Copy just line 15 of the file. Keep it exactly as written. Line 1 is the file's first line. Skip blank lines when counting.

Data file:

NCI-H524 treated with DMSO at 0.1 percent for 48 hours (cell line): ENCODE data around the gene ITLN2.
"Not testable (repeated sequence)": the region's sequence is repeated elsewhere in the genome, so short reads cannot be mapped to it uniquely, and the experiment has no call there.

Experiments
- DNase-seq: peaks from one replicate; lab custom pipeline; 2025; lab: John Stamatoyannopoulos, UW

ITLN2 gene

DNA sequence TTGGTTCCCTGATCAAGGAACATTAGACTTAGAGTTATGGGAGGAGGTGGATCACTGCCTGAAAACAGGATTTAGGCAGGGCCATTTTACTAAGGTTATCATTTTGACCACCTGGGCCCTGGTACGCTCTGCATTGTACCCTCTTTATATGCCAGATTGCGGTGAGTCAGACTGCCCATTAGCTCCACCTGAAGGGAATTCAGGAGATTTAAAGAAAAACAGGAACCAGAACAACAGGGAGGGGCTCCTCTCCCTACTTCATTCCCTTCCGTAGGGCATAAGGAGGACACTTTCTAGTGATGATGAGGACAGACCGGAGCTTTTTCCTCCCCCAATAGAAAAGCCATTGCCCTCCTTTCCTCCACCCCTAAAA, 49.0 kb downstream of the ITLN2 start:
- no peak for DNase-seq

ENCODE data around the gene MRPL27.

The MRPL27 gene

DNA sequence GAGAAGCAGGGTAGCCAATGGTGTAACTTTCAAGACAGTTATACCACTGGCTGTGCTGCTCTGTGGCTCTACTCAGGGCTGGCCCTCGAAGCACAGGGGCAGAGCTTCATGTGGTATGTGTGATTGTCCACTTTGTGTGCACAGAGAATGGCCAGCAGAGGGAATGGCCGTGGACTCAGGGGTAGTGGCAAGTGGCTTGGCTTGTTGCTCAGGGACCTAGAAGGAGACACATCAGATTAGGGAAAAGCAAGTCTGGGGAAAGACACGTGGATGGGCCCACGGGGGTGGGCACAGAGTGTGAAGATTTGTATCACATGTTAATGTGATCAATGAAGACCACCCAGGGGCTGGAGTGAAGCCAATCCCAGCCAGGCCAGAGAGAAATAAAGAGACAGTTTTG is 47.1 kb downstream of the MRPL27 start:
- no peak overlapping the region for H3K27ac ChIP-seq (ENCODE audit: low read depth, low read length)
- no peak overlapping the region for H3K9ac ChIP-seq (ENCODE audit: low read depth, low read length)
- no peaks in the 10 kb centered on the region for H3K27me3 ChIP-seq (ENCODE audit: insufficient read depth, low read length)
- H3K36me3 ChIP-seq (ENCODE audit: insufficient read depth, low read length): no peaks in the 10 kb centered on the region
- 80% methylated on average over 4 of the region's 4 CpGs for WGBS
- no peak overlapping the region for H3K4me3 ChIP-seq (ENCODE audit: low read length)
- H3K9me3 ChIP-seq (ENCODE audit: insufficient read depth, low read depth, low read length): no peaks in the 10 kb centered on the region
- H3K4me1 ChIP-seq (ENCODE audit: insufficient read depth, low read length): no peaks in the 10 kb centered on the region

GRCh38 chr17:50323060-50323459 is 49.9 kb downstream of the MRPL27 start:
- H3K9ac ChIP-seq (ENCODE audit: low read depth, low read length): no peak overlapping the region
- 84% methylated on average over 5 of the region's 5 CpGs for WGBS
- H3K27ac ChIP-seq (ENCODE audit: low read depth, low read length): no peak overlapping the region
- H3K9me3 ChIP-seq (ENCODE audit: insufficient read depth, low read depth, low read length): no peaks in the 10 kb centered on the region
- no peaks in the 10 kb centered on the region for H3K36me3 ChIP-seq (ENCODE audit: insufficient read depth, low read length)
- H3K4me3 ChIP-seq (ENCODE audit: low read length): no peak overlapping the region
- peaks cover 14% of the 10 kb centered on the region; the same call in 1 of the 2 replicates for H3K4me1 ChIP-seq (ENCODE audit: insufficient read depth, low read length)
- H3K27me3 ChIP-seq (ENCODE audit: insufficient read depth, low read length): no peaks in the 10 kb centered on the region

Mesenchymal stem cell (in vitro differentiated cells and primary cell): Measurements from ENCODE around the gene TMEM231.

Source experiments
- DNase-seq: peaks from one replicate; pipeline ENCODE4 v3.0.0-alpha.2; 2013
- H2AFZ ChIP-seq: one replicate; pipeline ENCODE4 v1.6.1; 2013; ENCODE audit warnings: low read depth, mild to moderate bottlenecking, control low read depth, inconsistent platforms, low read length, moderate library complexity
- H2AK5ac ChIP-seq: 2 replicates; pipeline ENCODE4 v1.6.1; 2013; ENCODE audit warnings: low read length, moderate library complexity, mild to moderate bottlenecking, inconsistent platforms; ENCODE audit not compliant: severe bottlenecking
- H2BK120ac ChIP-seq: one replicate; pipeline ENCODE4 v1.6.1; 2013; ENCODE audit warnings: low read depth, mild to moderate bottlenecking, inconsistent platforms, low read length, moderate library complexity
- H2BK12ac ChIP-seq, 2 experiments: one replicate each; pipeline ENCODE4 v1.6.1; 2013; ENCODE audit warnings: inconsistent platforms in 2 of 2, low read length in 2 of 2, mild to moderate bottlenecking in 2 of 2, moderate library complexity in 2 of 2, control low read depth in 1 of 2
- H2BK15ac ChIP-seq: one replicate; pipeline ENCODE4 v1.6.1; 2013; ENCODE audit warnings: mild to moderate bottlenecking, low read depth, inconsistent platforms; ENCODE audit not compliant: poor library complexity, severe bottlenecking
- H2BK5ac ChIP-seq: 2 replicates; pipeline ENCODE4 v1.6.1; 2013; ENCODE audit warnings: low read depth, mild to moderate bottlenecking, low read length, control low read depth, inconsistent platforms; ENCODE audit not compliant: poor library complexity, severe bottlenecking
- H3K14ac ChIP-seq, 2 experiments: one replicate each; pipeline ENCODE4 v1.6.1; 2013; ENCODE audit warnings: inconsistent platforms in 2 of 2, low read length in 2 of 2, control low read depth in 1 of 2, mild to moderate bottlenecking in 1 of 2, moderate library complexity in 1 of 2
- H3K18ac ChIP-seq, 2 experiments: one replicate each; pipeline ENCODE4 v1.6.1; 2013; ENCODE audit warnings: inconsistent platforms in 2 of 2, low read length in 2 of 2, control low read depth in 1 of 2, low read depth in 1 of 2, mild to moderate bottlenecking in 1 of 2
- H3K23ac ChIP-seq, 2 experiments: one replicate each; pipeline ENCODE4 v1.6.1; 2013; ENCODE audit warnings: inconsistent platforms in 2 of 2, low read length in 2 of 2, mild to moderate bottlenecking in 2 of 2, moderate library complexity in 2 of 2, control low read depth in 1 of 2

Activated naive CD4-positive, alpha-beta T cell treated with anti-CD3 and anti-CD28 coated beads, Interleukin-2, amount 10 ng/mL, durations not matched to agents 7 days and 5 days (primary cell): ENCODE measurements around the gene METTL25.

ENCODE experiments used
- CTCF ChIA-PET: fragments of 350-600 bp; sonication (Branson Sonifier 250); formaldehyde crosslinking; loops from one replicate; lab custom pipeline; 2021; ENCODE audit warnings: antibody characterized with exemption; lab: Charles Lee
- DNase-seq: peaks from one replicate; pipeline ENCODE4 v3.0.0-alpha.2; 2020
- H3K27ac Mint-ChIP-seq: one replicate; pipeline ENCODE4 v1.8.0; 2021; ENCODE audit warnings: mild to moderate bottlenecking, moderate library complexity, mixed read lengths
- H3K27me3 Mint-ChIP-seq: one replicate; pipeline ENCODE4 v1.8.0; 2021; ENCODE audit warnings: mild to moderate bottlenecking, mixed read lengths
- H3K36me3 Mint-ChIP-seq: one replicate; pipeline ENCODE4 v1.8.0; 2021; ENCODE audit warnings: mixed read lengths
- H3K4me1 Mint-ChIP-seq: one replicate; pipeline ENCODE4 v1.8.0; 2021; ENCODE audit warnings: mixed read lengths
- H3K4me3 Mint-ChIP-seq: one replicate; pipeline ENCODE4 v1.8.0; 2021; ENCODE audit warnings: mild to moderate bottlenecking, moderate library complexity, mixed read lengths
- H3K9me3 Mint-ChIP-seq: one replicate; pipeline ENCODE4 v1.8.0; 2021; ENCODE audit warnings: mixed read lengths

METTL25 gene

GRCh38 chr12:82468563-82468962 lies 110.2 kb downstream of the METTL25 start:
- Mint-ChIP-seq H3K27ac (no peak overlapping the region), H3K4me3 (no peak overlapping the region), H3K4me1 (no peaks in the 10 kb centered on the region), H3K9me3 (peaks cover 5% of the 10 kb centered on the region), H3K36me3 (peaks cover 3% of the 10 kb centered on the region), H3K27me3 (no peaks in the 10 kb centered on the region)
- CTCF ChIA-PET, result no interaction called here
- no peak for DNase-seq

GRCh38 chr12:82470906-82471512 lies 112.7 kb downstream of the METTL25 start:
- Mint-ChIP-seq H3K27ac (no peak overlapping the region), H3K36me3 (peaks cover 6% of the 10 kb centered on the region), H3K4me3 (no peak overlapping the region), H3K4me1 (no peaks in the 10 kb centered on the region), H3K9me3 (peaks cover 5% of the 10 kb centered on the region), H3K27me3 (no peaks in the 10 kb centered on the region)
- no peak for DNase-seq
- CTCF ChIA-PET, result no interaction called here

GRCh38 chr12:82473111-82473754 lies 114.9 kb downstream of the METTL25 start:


- 80% methylated on average over 4 of the region's 4 CpGs for WGBS